Watchers Can Help Monitor and Protect Marine Reserves
The boundaries of Oregon’s new system of five marine reserves are largely being honored, but there is a need for citizen observers to help keep things that way. That was the chief message delivered by Sergeant Todd Thompson of the Oregon State Police’s marine fisheries unit at a public information session about marine reserves enforcement, held on September 21 in Lincoln City. The event was co-sponsored by CoastWatch (and our Otter Rock Community Science Team) and the Coast Range Association on behalf of the Friends of Cascade Head Marine Reserve.
Many people have the notion that marine reserves are out over the horizon somewhere. In reality, the reserves begin at the low-tide line (at extreme low tides you can walk into one!) and go out no further than three miles, which is well within sight, especially from any high vantage point.
According to Sergeant Thompson, since the inception of Oregon’s marine reserves, the majority of Oregon’s fishing fleet has respected the boundaries. Todd reported that the few citations written so far were to out-of-state commercial fishermen and some recreational fishermen. Otter Rock and Redfish Rocks (near Port Orford) were the first marine reserves, and in the beginning there were some citations. Happily, there were no citations at all for these two reserves in 2014-2015, despite 670 patrol hours and 96 contacts from watchful citizens.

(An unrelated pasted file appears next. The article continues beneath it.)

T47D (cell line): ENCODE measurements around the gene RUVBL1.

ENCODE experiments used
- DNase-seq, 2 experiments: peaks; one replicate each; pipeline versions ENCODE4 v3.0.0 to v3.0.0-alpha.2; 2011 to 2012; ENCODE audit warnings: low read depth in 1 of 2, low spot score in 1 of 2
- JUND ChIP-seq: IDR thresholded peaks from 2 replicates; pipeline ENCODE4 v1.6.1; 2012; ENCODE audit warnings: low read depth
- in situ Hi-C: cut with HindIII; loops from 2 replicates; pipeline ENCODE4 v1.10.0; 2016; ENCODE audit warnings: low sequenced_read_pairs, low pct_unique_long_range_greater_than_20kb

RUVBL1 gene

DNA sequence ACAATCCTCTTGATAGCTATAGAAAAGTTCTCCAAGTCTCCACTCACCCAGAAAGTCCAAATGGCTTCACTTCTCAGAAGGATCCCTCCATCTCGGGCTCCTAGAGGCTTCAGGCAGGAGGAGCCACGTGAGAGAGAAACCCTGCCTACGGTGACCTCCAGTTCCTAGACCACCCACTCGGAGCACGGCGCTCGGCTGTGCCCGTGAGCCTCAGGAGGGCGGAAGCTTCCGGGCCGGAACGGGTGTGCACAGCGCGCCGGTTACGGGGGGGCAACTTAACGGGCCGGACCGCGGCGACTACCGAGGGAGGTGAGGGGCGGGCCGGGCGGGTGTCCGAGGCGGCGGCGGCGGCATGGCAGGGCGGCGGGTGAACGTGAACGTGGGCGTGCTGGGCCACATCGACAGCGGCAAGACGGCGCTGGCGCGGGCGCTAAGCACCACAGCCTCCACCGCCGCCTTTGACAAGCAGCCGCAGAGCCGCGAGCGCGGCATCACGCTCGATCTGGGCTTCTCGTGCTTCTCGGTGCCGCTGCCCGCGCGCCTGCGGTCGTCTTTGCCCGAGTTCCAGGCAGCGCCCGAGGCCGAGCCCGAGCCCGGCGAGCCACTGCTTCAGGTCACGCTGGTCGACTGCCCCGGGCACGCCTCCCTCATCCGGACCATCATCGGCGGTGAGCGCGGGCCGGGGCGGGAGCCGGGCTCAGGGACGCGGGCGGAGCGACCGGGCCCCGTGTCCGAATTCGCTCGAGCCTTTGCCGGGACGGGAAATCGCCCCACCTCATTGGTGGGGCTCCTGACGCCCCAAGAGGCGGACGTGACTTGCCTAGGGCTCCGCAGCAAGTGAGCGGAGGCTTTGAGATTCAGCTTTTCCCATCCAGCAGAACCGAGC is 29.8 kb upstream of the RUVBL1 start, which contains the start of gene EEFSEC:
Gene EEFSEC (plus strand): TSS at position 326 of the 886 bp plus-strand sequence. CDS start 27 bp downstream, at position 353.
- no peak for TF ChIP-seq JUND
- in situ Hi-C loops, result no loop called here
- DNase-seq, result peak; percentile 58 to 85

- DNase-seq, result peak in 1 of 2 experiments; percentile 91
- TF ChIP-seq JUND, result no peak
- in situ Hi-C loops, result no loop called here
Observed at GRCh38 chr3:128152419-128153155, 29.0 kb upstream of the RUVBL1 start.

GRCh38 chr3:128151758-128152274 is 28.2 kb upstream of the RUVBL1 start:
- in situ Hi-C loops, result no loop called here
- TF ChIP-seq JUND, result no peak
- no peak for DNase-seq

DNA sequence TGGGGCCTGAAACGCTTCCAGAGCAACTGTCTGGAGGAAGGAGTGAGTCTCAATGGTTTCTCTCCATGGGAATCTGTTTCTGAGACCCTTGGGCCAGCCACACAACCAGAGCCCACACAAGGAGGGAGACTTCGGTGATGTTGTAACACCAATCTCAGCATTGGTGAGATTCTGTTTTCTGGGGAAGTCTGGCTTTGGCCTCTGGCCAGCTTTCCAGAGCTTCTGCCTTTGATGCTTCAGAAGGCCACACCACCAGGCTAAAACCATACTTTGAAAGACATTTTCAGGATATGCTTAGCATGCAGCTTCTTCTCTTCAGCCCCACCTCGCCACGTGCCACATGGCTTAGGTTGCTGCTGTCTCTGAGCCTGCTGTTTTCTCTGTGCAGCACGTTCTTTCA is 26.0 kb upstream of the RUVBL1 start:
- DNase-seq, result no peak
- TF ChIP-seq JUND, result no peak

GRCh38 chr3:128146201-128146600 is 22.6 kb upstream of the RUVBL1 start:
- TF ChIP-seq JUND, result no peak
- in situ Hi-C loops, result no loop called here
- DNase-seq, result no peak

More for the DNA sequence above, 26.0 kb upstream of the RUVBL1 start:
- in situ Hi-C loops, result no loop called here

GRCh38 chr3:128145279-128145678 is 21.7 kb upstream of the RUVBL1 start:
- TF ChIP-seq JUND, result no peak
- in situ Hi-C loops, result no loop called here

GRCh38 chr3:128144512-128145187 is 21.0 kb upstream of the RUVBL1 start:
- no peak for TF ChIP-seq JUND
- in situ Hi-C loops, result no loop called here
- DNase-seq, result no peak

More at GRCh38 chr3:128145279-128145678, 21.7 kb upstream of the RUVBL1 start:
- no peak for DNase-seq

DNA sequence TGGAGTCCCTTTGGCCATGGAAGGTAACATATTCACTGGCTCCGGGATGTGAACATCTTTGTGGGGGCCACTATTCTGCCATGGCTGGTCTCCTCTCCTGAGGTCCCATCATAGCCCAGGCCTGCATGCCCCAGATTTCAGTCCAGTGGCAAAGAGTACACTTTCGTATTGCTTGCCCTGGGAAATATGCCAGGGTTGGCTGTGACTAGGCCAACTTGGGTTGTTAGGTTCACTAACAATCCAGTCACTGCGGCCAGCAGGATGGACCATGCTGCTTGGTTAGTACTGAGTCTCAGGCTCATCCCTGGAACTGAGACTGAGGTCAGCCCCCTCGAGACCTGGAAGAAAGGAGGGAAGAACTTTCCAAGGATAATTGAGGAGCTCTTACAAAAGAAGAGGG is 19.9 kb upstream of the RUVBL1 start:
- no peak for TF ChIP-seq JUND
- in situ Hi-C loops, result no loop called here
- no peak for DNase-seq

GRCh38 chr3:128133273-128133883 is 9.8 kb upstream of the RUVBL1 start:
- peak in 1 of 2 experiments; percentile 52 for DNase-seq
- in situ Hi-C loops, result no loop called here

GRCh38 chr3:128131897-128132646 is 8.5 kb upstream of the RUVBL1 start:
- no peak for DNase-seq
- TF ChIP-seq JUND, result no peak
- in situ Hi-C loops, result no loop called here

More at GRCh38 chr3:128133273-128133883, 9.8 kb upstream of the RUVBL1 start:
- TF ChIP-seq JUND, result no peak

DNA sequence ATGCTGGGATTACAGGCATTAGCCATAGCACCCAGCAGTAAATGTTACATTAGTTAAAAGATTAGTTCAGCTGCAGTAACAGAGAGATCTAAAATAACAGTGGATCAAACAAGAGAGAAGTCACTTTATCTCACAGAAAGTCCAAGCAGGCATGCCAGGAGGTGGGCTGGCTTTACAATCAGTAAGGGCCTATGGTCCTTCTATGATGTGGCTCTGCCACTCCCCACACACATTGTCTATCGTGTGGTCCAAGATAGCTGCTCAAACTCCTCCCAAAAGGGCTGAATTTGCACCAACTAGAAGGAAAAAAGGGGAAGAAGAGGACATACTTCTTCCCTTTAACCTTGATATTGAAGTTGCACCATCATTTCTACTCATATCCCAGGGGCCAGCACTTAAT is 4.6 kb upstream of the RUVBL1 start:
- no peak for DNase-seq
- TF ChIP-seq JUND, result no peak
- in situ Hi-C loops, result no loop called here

The Cascade Head and Cape Perpetua reserves came on line in 2014; even with over 580 patrol hours and 110 contacts they only found 38 cases of fishermen who were not in compliance. Due to the fact that Cape Falcon wasn’t established until 2016, the State Police have no data for that reserve at this time.
The Oregon State Police marine fisheries unit has only one vessel, "Guardian," that carries a zodiac. Having only the one vessel makes it challenging to cover the entire coastline, especially in rough waters. Though they do have a partnership with the Coast Guard, Sergeant Thompson depends on citizens on the beach to call whenever they believe they are observing someone fishing or crabbing in the marine reserves. CoastWatchers and others who regularly watch the ocean in the vicinity of one of the marine reserves could be especially helpful by learning the location of the boundaries so as to make accurate observations (and not sound false alarms).
Citizens wishing to submit a report may call the State Police Dispatch at (800) 452-7888, or may call Sgt. Thompson directly on his cell phone at (541) 270-5478.